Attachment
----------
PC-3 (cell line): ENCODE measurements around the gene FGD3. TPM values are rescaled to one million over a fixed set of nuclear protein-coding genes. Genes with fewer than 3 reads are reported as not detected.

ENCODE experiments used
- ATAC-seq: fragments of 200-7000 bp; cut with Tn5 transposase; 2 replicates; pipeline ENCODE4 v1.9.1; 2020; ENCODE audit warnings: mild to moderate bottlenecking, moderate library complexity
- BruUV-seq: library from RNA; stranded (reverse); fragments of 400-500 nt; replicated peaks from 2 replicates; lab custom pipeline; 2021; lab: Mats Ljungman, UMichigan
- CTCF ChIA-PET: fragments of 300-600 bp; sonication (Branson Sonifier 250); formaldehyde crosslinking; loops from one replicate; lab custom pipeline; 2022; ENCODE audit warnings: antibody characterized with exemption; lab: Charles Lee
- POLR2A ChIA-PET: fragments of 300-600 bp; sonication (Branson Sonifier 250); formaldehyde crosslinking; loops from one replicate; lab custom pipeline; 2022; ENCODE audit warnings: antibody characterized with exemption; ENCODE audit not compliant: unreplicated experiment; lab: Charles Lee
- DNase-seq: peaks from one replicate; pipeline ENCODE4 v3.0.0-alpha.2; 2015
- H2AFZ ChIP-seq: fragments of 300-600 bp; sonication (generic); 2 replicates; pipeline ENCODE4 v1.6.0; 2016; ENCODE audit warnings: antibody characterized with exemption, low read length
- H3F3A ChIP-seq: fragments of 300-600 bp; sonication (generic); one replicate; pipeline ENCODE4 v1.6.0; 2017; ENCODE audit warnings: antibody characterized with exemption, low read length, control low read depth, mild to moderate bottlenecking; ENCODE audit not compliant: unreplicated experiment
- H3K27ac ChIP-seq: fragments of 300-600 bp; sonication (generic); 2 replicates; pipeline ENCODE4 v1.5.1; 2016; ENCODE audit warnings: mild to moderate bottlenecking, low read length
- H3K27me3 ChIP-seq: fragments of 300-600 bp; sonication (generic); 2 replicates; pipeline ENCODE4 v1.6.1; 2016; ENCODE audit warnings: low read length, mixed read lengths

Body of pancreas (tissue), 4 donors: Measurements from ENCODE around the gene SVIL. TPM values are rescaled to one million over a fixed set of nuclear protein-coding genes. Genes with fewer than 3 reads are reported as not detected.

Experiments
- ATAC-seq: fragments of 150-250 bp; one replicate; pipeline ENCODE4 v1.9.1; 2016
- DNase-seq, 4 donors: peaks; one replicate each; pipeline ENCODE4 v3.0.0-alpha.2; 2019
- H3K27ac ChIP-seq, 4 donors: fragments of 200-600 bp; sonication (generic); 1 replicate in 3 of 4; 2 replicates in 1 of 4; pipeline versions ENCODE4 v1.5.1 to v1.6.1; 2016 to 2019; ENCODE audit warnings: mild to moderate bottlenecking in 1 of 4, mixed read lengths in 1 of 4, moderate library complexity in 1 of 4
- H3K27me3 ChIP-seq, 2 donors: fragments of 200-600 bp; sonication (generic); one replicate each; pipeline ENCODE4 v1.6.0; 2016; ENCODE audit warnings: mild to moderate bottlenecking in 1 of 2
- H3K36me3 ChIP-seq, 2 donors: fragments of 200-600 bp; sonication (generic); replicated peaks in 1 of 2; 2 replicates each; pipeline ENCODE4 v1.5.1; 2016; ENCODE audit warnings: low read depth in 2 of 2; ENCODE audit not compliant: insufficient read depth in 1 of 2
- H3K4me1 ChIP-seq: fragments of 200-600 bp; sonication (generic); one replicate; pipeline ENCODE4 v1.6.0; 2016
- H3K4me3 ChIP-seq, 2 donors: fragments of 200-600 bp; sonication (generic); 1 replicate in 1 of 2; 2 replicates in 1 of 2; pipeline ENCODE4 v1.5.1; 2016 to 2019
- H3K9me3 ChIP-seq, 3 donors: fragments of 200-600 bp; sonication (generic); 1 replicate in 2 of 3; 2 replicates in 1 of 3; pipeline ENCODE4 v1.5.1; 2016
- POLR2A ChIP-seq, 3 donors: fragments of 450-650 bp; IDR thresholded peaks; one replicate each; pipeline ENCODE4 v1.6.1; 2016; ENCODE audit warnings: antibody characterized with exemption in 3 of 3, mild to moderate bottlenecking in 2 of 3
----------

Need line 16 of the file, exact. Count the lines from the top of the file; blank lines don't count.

- H3K27ac ChIP-seq, 4 donors: fragments of 200-600 bp; sonication (generic); 1 replicate in 3 of 4; 2 replicates in 1 of 4; pipeline versions ENCODE4 v1.5.1 to v1.6.1; 2016 to 2019; ENCODE audit warnings: mild to moderate bottlenecking in 1 of 4, mixed read lengths in 1 of 4, moderate library complexity in 1 of 4